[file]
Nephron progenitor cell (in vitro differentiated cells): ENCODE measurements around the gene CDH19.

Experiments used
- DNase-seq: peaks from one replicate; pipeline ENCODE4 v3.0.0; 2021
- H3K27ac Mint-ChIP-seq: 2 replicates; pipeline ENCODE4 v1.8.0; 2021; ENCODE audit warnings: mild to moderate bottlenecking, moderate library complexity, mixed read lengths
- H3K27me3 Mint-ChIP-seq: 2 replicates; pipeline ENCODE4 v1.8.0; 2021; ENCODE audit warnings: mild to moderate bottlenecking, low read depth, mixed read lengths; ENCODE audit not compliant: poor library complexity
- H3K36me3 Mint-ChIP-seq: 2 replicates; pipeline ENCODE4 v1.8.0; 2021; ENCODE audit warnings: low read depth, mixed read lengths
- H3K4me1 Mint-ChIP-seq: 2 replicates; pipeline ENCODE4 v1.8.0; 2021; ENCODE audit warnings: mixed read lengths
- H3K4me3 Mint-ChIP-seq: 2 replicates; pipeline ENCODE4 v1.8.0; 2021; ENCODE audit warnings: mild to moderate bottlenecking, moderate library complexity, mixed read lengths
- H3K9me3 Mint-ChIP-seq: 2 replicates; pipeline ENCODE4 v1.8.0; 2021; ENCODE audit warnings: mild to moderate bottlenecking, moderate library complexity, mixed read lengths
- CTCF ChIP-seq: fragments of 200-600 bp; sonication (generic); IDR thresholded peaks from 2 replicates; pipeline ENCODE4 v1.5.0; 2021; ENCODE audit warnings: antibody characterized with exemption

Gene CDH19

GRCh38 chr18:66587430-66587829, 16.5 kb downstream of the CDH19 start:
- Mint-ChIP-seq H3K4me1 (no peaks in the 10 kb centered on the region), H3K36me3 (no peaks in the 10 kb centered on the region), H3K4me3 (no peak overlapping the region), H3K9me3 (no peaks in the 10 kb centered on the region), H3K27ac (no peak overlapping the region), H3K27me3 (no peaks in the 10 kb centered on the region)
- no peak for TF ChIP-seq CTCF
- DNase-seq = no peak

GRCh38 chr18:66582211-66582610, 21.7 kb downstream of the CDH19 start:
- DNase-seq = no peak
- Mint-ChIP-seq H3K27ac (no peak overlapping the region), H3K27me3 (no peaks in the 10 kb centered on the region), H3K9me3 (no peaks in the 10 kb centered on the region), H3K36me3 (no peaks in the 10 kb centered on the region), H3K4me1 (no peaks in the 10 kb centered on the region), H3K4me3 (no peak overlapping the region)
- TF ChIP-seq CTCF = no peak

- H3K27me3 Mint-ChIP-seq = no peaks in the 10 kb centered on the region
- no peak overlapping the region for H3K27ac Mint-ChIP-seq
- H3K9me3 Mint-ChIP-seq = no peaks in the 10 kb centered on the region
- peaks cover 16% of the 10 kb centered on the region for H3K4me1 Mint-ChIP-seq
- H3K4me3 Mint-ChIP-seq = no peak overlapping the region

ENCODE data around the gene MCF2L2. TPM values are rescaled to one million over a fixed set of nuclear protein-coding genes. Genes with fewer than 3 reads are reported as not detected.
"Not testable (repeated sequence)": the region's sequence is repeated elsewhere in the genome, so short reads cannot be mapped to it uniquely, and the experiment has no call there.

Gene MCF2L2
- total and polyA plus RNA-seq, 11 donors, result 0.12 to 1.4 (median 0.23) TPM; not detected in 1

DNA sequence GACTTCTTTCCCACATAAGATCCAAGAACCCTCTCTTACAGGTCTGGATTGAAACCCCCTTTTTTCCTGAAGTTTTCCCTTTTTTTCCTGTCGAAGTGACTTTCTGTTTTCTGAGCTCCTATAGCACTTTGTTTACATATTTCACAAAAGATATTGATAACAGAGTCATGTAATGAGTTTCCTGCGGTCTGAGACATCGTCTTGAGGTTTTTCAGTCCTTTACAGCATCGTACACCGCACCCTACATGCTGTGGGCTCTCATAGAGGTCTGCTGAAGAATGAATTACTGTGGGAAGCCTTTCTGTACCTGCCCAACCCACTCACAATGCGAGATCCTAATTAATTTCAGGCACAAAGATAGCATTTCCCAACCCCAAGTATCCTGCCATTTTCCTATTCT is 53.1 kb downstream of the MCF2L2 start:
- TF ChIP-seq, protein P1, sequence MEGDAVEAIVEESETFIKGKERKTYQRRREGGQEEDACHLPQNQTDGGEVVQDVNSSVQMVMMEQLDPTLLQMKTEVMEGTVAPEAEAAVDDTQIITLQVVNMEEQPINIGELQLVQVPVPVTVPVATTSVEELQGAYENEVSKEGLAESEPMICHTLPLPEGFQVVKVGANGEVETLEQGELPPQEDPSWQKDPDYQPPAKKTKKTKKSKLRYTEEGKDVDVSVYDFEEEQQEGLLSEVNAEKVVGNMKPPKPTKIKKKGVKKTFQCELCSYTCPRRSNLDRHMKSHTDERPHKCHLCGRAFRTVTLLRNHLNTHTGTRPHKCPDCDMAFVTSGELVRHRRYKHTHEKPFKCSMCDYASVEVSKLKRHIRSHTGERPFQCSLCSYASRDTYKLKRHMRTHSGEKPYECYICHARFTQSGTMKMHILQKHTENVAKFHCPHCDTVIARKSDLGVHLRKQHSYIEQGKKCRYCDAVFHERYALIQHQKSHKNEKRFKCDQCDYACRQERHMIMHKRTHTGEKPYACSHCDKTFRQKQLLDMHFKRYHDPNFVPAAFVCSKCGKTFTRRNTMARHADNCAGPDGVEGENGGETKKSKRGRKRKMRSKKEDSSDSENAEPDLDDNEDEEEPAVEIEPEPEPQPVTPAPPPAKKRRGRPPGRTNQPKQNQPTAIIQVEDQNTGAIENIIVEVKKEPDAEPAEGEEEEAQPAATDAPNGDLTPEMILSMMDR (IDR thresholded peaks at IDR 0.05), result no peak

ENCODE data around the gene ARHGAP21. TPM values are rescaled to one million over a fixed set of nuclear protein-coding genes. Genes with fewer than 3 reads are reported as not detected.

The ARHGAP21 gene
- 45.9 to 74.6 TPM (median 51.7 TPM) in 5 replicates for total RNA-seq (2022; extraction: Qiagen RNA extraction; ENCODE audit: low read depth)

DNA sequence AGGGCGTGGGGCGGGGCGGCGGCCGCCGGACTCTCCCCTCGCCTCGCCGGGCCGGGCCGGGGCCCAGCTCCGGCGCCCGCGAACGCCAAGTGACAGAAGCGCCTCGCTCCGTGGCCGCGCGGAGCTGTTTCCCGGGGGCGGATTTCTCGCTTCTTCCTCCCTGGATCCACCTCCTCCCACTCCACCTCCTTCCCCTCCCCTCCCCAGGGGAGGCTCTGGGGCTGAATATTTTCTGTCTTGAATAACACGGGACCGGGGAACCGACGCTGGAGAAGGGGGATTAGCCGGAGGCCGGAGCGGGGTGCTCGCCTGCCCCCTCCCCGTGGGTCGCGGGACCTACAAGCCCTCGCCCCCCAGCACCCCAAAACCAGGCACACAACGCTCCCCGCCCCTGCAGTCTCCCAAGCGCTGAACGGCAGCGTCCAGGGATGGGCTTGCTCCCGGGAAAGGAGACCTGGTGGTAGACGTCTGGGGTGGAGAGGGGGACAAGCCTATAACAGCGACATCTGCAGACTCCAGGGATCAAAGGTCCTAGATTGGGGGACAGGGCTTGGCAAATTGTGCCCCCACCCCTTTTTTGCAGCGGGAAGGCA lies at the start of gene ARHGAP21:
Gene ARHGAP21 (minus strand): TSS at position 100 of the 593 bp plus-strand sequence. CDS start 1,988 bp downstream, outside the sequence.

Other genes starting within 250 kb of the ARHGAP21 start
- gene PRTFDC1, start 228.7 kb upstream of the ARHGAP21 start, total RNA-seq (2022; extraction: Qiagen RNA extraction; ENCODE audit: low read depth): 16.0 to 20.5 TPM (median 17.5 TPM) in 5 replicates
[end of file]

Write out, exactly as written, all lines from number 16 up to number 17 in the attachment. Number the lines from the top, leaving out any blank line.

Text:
GRCh38 chr18:66582211-66582610, 21.7 kb downstream of the CDH19 start:
- DNase-seq = no peak